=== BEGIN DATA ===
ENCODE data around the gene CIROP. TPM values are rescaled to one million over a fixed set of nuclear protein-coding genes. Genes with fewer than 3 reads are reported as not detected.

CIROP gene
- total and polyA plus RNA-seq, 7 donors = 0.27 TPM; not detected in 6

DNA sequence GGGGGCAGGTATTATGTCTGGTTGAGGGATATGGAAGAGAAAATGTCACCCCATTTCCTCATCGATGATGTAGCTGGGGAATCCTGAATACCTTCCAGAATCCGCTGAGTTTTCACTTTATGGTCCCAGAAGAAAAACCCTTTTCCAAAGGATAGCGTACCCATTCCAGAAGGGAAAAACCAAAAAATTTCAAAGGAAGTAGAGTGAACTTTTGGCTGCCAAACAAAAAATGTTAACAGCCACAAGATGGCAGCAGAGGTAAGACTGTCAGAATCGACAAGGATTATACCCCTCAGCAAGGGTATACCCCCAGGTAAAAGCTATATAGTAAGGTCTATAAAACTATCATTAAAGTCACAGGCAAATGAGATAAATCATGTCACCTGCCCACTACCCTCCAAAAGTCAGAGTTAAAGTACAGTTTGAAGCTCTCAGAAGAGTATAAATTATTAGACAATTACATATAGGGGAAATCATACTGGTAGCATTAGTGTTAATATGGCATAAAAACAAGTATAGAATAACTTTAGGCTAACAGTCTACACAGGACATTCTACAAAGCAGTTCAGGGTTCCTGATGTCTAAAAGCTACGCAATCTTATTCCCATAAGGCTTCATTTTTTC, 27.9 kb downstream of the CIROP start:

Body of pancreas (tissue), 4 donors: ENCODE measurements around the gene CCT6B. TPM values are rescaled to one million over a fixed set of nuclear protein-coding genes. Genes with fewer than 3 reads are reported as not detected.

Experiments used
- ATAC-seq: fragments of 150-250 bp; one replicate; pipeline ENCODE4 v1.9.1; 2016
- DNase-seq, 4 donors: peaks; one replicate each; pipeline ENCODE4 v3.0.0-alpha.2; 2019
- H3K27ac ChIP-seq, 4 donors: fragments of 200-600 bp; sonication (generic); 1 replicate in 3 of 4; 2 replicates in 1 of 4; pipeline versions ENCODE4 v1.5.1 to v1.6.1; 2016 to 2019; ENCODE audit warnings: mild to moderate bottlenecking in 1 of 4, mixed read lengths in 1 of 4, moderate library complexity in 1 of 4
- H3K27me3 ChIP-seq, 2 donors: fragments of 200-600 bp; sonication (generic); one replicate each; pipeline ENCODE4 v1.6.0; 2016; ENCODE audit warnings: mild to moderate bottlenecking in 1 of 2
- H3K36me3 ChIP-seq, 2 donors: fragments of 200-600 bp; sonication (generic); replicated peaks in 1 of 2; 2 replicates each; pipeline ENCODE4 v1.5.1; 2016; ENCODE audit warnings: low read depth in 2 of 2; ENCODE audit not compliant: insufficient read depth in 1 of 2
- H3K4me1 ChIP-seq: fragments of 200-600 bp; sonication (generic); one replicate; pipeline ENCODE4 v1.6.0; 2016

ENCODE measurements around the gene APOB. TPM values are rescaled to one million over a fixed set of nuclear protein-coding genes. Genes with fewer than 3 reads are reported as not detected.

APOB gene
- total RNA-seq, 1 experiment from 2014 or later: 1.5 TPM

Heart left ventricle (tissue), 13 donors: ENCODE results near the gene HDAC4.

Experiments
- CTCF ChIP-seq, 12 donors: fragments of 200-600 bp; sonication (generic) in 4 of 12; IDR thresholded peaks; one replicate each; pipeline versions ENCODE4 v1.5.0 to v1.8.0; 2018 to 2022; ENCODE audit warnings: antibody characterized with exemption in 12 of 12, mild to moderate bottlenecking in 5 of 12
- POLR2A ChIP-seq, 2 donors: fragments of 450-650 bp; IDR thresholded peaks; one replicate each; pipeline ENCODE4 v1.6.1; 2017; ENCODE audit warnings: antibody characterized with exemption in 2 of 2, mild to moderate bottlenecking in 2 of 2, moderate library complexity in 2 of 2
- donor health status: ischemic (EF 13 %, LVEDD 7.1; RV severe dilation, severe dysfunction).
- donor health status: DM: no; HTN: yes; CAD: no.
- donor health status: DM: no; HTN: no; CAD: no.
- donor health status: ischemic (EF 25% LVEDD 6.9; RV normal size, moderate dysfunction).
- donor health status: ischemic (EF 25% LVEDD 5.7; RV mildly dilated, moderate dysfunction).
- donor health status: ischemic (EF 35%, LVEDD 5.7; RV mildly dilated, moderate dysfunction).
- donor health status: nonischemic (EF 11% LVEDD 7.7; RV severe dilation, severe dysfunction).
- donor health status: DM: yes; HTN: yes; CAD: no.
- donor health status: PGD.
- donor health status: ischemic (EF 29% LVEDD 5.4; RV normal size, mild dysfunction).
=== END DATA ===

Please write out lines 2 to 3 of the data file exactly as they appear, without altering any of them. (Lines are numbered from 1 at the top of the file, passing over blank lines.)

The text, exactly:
CIROP gene
- total and polyA plus RNA-seq, 7 donors = 0.27 TPM; not detected in 6